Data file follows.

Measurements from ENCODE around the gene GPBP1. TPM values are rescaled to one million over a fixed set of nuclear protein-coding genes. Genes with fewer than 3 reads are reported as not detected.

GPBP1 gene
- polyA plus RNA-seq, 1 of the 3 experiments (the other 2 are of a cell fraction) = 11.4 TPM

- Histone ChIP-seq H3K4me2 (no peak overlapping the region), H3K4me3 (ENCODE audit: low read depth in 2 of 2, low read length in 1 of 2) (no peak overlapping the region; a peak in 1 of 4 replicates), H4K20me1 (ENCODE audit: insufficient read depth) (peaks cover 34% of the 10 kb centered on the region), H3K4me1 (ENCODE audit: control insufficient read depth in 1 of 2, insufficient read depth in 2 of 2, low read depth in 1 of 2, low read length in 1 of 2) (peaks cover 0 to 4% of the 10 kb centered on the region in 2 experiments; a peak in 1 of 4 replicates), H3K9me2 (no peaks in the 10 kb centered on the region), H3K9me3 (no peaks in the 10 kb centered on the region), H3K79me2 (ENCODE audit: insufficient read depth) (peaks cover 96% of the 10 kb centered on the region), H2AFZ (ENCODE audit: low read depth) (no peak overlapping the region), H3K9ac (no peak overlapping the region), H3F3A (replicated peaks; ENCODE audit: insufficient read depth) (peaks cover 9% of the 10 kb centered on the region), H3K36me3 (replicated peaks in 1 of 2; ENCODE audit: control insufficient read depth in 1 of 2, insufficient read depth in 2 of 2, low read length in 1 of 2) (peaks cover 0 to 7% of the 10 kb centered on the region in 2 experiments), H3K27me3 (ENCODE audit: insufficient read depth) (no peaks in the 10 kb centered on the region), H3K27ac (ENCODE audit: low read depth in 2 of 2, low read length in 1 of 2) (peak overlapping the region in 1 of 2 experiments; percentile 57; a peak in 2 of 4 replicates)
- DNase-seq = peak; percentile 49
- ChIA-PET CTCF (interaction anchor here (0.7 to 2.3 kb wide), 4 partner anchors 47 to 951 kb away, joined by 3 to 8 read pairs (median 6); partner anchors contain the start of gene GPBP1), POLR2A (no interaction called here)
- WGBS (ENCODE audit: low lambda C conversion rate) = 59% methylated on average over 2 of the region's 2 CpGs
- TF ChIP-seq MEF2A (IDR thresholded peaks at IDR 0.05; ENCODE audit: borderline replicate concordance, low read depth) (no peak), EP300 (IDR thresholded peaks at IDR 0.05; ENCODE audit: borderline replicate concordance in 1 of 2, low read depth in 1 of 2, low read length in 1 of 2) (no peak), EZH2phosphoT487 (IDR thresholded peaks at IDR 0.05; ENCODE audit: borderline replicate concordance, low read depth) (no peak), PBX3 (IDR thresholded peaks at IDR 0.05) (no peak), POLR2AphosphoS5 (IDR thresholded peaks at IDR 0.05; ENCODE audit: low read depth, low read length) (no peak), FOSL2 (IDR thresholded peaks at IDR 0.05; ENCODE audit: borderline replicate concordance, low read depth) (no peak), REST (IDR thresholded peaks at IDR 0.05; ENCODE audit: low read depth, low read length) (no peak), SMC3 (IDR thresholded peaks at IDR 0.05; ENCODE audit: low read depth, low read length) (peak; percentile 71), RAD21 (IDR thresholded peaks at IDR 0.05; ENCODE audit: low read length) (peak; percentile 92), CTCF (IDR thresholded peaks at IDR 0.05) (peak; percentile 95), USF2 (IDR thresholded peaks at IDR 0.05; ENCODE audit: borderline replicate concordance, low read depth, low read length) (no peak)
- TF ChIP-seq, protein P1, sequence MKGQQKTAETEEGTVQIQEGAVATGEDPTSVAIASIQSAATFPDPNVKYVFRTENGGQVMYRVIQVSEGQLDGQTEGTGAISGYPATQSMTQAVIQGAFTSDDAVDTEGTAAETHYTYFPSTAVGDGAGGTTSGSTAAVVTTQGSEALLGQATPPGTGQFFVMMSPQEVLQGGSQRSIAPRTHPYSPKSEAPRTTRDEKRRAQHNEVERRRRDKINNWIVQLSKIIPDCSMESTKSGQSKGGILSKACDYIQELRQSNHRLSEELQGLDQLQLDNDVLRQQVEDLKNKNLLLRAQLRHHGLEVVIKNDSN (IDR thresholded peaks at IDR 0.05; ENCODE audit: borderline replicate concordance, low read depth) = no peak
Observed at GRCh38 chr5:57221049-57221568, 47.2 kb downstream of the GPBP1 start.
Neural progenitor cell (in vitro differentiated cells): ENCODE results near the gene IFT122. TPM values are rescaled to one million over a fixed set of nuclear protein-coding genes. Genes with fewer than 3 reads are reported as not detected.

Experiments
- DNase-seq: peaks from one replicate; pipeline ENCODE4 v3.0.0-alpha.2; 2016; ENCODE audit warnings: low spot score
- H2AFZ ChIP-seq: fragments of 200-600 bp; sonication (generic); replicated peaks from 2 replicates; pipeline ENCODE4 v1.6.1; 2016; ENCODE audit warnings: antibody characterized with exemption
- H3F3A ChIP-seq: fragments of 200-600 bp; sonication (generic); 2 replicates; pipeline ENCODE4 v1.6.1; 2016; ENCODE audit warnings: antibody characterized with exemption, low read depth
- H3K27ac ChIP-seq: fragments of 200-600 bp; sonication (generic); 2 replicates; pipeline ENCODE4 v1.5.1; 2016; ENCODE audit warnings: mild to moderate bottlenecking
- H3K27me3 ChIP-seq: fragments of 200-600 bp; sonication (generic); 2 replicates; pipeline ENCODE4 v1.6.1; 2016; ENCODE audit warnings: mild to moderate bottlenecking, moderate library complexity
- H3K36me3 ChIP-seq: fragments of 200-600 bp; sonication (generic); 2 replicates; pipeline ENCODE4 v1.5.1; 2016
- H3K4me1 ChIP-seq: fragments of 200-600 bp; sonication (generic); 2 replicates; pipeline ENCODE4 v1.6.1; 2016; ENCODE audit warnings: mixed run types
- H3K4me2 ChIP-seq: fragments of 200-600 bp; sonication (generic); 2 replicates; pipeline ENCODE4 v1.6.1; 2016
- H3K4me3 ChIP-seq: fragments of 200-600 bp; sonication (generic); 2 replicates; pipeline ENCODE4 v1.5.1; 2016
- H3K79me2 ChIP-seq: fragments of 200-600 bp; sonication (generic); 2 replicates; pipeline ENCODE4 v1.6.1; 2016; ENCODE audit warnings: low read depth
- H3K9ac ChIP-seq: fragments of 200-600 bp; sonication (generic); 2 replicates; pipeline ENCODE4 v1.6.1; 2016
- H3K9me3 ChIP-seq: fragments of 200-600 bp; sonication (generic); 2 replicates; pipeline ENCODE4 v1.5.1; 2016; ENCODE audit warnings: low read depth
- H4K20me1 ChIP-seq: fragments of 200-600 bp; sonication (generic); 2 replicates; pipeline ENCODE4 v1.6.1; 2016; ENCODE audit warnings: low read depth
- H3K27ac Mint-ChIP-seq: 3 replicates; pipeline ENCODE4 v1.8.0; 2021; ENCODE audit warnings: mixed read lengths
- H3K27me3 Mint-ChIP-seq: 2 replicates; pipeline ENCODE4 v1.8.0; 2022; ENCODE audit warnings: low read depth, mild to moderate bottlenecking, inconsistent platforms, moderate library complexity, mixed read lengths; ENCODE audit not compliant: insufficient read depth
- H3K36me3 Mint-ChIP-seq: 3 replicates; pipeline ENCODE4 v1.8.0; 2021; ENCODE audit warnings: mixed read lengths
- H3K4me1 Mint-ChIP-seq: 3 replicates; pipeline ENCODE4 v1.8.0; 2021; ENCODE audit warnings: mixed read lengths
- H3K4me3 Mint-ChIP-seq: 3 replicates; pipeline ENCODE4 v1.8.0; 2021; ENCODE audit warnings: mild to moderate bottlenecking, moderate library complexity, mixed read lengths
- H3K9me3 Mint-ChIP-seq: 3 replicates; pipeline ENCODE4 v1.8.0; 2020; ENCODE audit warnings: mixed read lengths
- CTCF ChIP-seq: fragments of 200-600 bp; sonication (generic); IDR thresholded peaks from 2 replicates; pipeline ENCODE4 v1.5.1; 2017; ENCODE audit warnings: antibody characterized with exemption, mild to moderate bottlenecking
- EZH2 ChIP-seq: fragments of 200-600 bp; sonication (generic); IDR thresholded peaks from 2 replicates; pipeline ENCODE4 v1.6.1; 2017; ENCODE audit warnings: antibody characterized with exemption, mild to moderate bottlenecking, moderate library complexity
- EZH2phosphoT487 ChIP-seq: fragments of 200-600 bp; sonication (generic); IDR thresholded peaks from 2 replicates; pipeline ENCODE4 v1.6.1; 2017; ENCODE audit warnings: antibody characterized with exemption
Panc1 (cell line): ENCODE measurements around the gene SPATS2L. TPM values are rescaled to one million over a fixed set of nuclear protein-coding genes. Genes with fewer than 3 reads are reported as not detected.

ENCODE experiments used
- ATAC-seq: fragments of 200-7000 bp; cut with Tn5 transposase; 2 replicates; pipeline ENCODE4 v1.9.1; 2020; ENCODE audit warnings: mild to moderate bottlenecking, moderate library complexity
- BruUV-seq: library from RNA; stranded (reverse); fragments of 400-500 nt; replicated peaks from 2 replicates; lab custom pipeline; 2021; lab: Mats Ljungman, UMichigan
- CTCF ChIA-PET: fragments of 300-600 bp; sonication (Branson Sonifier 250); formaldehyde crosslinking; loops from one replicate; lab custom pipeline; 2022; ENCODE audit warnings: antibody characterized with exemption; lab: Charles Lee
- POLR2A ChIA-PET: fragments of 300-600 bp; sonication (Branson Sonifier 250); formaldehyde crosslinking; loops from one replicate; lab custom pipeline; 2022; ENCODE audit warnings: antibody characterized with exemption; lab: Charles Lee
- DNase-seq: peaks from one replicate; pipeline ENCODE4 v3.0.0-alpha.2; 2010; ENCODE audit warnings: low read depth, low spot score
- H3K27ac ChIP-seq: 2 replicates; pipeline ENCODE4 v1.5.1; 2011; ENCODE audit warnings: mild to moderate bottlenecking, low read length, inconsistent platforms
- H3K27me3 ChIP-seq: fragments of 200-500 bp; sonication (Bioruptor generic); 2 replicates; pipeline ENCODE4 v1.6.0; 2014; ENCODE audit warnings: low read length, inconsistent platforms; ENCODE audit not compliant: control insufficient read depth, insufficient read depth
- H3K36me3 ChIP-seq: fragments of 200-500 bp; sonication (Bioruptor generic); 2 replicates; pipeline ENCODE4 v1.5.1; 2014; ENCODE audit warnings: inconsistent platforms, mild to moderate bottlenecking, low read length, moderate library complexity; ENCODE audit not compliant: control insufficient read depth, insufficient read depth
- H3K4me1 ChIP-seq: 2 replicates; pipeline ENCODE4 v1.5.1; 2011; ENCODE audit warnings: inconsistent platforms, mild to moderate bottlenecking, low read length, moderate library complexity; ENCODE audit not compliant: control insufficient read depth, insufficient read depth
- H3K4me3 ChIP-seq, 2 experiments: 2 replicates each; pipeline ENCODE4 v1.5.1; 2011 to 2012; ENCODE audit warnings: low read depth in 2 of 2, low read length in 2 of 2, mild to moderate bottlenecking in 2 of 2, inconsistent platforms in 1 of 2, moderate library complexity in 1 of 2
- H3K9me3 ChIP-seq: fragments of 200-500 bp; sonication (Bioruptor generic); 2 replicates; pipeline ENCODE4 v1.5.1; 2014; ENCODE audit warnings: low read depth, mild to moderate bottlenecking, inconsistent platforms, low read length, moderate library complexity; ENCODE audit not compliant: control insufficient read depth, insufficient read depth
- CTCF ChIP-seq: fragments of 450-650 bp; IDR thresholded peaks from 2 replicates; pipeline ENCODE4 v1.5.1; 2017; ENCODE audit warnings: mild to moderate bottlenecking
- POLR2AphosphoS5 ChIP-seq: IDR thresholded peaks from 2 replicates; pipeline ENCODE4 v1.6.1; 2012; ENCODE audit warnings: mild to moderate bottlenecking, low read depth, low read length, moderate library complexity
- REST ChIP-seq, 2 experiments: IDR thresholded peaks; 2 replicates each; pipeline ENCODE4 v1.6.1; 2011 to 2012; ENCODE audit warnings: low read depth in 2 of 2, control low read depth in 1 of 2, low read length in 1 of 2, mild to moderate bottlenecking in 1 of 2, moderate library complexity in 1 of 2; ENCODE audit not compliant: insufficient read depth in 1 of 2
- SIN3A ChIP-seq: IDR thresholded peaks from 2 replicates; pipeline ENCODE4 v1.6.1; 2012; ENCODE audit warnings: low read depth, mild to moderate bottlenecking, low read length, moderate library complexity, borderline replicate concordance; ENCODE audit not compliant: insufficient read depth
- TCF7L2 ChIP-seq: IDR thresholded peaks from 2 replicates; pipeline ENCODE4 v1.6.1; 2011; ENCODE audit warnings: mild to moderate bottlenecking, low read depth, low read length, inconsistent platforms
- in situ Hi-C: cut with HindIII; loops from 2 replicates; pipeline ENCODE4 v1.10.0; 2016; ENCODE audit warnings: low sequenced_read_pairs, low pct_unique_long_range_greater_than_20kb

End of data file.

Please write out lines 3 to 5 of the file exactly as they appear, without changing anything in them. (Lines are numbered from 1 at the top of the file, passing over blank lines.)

- polyA plus RNA-seq, 1 of the 3 experiments (the other 2 are of a cell fraction) = 11.4 TPM

- Histone ChIP-seq H3K4me2 (no peak overlapping the region), H3K4me3 (ENCODE audit: low read depth in 2 of 2, low read length in 1 of 2) (no peak overlapping the region; a peak in 1 of 4 replicates), H4K20me1 (ENCODE audit: insufficient read depth) (peaks cover 34% of the 10 kb centered on the region), H3K4me1 (ENCODE audit: control insufficient read depth in 1 of 2, insufficient read depth in 2 of 2, low read depth in 1 of 2, low read length in 1 of 2) (peaks cover 0 to 4% of the 10 kb centered on the region in 2 experiments; a peak in 1 of 4 replicates), H3K9me2 (no peaks in the 10 kb centered on the region), H3K9me3 (no peaks in the 10 kb centered on the region), H3K79me2 (ENCODE audit: insufficient read depth) (peaks cover 96% of the 10 kb centered on the region), H2AFZ (ENCODE audit: low read depth) (no peak overlapping the region), H3K9ac (no peak overlapping the region), H3F3A (replicated peaks; ENCODE audit: insufficient read depth) (peaks cover 9% of the 10 kb centered on the region), H3K36me3 (replicated peaks in 1 of 2; ENCODE audit: control insufficient read depth in 1 of 2, insufficient read depth in 2 of 2, low read length in 1 of 2) (peaks cover 0 to 7% of the 10 kb centered on the region in 2 experiments), H3K27me3 (ENCODE audit: insufficient read depth) (no peaks in the 10 kb centered on the region), H3K27ac (ENCODE audit: low read depth in 2 of 2, low read length in 1 of 2) (peak overlapping the region in 1 of 2 experiments; percentile 57; a peak in 2 of 4 replicates)
- DNase-seq = peak; percentile 49